David Poon, BSc. Immunology and Infection, PharmD Student
That’s so RADT
Don’t worry, RADT isn’t the new swag or woke as the kids put it these days. Instead, I think it’s something much cooler. The Rapid Antigen Detection Test is a quick and effective way to determine if you have Strep throat caused by bacteria and if you may require antibiotics. It’s a quick and simple test that takes less than 10 minutes to do.
Bacteria or Virus
In most circumstances, Strep throat is viral in origin. In that case, antibiotics are not required and symptoms usually resolve on their own within 2 weeks. If the cause is viral, then use Tylenol (acetaminophen) or Advil (ibuprofen) to treat the pain, in addition to plenty of water and rest. However, if the Strep throat is caused by bacteria, specifically Streptococcus pyogenes (A.K.A. Group A Strep; A.K.A. Strep throat), then the RADT can pick it up. A quick test you can do at home to determine if you or someone you know may have Strep throat is to go through the Modified Centor Score.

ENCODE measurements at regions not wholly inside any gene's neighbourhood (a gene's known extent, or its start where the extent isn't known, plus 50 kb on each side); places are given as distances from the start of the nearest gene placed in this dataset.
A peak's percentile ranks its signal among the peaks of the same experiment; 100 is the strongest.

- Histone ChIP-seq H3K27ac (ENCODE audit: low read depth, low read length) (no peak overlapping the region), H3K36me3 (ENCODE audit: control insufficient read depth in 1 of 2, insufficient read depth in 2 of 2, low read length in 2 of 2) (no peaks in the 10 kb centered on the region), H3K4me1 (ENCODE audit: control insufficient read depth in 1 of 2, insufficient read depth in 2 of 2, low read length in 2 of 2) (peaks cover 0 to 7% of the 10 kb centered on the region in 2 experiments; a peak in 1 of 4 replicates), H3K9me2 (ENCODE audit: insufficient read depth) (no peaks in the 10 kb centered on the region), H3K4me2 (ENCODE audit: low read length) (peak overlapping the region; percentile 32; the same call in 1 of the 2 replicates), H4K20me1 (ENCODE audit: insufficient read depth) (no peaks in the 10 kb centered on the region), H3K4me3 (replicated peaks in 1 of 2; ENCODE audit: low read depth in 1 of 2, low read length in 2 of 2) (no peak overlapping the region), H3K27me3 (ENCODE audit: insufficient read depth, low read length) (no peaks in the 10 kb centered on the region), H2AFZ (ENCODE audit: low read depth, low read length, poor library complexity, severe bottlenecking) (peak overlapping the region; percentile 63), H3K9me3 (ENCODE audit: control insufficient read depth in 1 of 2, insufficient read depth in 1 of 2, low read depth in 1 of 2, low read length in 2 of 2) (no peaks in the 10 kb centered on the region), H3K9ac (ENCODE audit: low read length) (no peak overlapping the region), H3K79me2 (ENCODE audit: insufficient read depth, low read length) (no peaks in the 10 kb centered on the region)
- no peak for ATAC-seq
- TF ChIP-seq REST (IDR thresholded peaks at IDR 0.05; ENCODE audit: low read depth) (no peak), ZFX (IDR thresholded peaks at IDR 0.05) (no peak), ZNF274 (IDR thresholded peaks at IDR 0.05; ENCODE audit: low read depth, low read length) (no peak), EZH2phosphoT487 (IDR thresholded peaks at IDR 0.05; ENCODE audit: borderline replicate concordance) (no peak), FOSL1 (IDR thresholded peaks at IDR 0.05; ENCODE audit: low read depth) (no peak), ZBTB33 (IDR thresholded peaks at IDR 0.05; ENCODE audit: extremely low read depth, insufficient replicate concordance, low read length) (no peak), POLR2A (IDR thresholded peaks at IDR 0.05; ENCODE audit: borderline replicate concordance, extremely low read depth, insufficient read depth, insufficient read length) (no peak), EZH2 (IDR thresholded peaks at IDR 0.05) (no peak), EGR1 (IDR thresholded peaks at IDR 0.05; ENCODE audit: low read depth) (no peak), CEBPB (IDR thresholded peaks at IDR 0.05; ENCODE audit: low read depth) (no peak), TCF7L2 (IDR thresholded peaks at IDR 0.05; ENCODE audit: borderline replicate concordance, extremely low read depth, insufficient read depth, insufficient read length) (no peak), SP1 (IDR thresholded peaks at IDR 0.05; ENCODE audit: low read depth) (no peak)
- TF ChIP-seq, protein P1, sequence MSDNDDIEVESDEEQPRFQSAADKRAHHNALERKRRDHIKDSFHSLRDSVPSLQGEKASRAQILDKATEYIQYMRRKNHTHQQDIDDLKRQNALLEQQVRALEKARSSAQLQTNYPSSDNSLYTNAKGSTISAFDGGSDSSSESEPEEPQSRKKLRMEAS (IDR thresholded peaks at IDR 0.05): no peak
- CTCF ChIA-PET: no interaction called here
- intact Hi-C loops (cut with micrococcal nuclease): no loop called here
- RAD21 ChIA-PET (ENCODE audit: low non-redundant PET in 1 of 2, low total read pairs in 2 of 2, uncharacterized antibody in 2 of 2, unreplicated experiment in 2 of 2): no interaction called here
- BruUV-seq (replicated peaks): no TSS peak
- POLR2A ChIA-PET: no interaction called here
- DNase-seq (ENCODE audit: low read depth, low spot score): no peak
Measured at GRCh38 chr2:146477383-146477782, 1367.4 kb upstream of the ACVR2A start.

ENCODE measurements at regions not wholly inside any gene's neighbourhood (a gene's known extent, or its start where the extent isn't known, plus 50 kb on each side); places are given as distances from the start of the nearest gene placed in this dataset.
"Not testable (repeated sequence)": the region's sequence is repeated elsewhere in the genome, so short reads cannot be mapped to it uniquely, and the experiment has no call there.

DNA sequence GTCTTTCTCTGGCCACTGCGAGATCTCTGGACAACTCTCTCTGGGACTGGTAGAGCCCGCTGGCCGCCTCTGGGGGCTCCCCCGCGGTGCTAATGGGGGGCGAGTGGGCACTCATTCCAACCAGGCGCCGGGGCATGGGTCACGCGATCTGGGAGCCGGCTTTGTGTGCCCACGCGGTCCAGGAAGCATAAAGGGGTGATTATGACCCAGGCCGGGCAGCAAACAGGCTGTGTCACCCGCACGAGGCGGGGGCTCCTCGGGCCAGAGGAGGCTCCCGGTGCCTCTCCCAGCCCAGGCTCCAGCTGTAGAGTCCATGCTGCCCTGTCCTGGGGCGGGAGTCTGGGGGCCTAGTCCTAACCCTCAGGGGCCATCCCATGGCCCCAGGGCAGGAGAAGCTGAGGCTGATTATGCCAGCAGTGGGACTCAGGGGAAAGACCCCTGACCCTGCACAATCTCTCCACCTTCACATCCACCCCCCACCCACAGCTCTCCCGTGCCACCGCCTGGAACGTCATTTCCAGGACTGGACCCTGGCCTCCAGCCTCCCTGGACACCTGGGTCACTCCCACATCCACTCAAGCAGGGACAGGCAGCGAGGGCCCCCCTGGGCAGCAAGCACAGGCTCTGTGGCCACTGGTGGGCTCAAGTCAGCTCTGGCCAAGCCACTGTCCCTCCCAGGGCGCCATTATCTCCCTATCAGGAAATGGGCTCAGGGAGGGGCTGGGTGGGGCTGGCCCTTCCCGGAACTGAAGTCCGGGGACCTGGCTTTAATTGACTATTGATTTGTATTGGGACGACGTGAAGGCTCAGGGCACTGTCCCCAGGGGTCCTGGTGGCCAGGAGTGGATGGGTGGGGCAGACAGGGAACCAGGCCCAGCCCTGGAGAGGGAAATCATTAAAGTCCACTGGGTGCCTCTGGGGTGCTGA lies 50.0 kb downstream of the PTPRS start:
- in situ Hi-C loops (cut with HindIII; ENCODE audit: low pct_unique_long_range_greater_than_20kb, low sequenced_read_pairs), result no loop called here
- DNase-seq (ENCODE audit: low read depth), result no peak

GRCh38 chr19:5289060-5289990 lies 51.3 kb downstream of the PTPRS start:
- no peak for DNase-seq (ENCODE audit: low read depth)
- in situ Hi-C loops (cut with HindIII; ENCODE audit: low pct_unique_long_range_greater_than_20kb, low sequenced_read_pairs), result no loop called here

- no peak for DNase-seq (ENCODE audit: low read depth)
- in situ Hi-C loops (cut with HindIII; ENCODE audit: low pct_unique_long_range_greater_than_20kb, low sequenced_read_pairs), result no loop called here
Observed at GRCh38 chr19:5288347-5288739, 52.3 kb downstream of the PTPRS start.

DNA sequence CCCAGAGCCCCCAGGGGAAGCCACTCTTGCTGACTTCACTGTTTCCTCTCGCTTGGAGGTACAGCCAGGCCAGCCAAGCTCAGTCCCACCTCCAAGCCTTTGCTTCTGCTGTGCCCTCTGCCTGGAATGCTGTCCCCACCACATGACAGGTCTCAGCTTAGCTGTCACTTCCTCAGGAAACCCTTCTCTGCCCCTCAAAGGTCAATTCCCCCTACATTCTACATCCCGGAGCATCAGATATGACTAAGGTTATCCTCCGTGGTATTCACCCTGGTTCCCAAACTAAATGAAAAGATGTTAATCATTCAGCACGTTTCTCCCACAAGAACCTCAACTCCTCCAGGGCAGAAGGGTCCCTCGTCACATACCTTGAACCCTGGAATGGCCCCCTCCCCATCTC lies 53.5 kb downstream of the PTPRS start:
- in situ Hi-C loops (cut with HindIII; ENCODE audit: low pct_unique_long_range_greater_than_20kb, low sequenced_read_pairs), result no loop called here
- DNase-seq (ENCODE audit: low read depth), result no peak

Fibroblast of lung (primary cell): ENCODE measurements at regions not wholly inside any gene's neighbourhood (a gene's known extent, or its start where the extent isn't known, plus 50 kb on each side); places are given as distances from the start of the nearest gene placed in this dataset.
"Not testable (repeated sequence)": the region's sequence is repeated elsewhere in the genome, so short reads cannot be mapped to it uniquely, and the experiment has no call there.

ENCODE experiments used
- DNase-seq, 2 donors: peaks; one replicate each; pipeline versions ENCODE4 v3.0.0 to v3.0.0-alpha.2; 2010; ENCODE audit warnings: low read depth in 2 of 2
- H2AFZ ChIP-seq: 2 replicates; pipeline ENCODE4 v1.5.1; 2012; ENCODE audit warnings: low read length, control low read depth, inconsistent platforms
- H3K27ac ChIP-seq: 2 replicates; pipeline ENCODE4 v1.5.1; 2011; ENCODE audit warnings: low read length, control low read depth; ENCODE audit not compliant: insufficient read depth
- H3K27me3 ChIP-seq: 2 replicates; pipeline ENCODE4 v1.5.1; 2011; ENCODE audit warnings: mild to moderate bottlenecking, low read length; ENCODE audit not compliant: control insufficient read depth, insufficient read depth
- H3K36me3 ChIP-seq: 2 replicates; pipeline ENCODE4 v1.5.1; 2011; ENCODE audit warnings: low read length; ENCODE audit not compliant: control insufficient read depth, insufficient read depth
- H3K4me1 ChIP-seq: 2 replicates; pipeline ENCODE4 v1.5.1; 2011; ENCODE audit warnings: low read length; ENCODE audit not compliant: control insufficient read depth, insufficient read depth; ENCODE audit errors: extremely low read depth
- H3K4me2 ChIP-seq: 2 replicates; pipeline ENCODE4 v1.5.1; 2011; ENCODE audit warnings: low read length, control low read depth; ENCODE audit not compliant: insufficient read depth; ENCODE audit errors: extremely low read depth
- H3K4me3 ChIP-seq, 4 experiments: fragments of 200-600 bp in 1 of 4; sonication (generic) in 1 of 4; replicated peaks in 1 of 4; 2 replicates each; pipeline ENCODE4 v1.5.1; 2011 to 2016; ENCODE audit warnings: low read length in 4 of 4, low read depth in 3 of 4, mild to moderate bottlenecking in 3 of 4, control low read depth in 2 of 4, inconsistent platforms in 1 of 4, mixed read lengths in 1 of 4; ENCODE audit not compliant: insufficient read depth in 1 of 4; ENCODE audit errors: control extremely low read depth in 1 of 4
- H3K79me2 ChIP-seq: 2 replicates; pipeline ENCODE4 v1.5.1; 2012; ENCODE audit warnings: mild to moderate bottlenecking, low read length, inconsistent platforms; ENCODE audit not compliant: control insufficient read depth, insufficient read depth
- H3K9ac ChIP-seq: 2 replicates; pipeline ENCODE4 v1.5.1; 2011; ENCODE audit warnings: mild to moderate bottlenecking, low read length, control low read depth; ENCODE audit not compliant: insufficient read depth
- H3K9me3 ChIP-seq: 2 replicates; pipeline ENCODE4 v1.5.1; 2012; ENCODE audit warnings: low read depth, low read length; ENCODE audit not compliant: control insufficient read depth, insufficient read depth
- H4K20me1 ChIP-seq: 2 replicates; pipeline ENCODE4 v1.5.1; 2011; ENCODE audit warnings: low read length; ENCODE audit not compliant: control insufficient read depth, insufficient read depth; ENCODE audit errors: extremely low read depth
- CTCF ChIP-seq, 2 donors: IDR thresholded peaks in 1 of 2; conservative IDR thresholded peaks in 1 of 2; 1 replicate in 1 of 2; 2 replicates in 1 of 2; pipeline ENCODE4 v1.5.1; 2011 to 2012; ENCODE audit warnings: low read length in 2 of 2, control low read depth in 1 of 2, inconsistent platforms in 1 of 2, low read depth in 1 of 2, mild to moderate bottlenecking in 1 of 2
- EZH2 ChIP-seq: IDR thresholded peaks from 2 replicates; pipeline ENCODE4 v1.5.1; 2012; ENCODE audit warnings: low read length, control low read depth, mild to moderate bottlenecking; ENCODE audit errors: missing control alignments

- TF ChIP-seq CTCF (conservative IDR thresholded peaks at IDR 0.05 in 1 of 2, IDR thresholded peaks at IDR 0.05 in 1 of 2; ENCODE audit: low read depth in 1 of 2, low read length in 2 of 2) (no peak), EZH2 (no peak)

Modified Centor Score
No cough = 1 point
Fever >38 degrees Celsius = 1 point
Swollen lymph nodes under your jaw, at the top of your neck = 1 point
Swollen tonsils or secretions from the tonsils = 1 point
Age 3-14 = 1 point
Age 15-44 = 0 point
Age 45+ = -1 point
If you or someone you know scored 3 or 4 on the Modified Centor Score, they should proceed to get a RADT done.
Where can I get a RADT?
Good question! You don’t have to book an appointment at your doctor’s office (unless that’s where you choose to go). Most pharmacies carry a point-of-care RADT, and most pharmacies have a prescribing pharmacist. They can write a prescription for an antibiotic if the Strep test is positive and you are symptomatic for Strep throat. Call your local pharmacy to see if they can do the RADT.
The Bottom Line
If you have the worst sore throat of your life and it doesn’t seem to be a cold, it could be Strep throat. Check out our previous article describing the difference between a sore throat and Strep throat. If you aren’t sure whether it might be Strep throat, don’t hesitate to contact your local health care professional to find out more.
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1. Ciccotelli, W. C. (2018). Group A Streptococcal Pharyngitis. RxTx.